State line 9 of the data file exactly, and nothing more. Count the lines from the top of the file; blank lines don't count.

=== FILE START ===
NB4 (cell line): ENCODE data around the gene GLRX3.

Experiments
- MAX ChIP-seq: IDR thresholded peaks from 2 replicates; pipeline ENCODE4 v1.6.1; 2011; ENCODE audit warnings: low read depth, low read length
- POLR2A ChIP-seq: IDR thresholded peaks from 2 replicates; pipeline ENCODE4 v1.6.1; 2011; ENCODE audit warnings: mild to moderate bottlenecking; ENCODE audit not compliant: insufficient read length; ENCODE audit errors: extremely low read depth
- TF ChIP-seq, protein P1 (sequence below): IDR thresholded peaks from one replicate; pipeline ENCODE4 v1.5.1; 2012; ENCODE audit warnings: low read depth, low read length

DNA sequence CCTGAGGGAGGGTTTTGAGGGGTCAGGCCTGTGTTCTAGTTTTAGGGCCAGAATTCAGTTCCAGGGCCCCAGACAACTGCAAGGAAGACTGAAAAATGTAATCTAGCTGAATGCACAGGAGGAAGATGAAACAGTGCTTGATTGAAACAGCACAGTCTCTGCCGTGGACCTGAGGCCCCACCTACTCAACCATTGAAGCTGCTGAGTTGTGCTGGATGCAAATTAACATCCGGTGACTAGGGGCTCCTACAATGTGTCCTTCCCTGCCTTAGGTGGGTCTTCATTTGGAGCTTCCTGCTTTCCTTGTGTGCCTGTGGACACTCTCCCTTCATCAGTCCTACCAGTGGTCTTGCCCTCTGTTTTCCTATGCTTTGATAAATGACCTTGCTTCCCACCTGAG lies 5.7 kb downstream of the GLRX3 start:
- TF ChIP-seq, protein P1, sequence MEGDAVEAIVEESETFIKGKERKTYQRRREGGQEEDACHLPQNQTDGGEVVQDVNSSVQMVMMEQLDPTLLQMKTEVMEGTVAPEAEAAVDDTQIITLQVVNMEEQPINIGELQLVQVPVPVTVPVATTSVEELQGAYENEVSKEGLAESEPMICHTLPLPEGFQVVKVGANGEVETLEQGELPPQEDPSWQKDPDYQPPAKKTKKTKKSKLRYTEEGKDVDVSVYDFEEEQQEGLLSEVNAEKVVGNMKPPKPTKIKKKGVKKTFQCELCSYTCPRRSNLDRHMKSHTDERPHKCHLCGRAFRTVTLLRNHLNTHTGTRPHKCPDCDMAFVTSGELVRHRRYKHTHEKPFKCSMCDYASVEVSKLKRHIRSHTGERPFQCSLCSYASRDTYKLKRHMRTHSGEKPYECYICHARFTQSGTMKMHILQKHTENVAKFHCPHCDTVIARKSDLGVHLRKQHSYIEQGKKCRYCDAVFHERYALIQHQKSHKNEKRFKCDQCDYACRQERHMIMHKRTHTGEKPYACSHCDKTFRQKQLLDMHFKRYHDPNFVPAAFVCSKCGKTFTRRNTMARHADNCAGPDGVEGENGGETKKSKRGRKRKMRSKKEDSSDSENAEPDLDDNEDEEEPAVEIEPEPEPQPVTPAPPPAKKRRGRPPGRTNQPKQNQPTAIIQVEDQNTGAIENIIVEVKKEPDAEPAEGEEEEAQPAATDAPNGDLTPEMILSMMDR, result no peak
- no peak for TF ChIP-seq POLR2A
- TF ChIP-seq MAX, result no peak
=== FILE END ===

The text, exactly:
- TF ChIP-seq MAX, result no peak